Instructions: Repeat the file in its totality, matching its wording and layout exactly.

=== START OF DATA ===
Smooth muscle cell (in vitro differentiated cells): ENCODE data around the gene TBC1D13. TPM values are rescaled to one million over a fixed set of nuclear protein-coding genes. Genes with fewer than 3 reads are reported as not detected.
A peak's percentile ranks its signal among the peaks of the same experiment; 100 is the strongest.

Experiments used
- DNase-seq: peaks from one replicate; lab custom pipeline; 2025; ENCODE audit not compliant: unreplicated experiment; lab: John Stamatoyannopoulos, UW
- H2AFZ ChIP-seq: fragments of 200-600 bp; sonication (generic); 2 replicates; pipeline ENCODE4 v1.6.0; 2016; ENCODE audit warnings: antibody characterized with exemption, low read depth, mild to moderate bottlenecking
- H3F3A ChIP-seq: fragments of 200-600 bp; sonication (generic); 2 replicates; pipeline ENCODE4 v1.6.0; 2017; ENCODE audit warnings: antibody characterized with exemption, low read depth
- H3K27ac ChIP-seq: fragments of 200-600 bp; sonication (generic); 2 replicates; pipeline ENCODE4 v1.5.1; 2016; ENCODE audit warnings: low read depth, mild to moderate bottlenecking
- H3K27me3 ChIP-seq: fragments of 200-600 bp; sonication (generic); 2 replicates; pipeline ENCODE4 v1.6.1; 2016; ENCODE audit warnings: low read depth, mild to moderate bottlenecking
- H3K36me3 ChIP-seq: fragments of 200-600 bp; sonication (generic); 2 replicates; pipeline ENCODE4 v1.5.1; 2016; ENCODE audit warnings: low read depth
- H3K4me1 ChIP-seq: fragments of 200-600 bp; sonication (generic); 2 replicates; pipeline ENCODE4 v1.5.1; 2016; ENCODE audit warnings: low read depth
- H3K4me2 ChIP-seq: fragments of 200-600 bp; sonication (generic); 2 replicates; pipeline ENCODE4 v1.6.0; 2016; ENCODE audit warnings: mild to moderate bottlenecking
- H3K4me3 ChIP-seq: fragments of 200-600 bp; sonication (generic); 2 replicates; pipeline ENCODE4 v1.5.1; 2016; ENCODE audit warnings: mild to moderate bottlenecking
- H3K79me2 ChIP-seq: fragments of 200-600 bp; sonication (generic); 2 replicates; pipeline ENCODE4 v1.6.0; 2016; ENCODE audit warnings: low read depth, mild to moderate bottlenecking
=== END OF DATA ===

Smooth muscle cell (in vitro differentiated cells): ENCODE data around the gene TBC1D13. TPM values are rescaled to one million over a fixed set of nuclear protein-coding genes. Genes with fewer than 3 reads are reported as not detected.
A peak's percentile ranks its signal among the peaks of the same experiment; 100 is the strongest.

Experiments used
- DNase-seq: peaks from one replicate; lab custom pipeline; 2025; ENCODE audit not compliant: unreplicated experiment; lab: John Stamatoyannopoulos, UW
- H2AFZ ChIP-seq: fragments of 200-600 bp; sonication (generic); 2 replicates; pipeline ENCODE4 v1.6.0; 2016; ENCODE audit warnings: antibody characterized with exemption, low read depth, mild to moderate bottlenecking
- H3F3A ChIP-seq: fragments of 200-600 bp; sonication (generic); 2 replicates; pipeline ENCODE4 v1.6.0; 2017; ENCODE audit warnings: antibody characterized with exemption, low read depth
- H3K27ac ChIP-seq: fragments of 200-600 bp; sonication (generic); 2 replicates; pipeline ENCODE4 v1.5.1; 2016; ENCODE audit warnings: low read depth, mild to moderate bottlenecking
- H3K27me3 ChIP-seq: fragments of 200-600 bp; sonication (generic); 2 replicates; pipeline ENCODE4 v1.6.1; 2016; ENCODE audit warnings: low read depth, mild to moderate bottlenecking
- H3K36me3 ChIP-seq: fragments of 200-600 bp; sonication (generic); 2 replicates; pipeline ENCODE4 v1.5.1; 2016; ENCODE audit warnings: low read depth
- H3K4me1 ChIP-seq: fragments of 200-600 bp; sonication (generic); 2 replicates; pipeline ENCODE4 v1.5.1; 2016; ENCODE audit warnings: low read depth
- H3K4me2 ChIP-seq: fragments of 200-600 bp; sonication (generic); 2 replicates; pipeline ENCODE4 v1.6.0; 2016; ENCODE audit warnings: mild to moderate bottlenecking
- H3K4me3 ChIP-seq: fragments of 200-600 bp; sonication (generic); 2 replicates; pipeline ENCODE4 v1.5.1; 2016; ENCODE audit warnings: mild to moderate bottlenecking
- H3K79me2 ChIP-seq: fragments of 200-600 bp; sonication (generic); 2 replicates; pipeline ENCODE4 v1.6.0; 2016; ENCODE audit warnings: low read depth, mild to moderate bottlenecking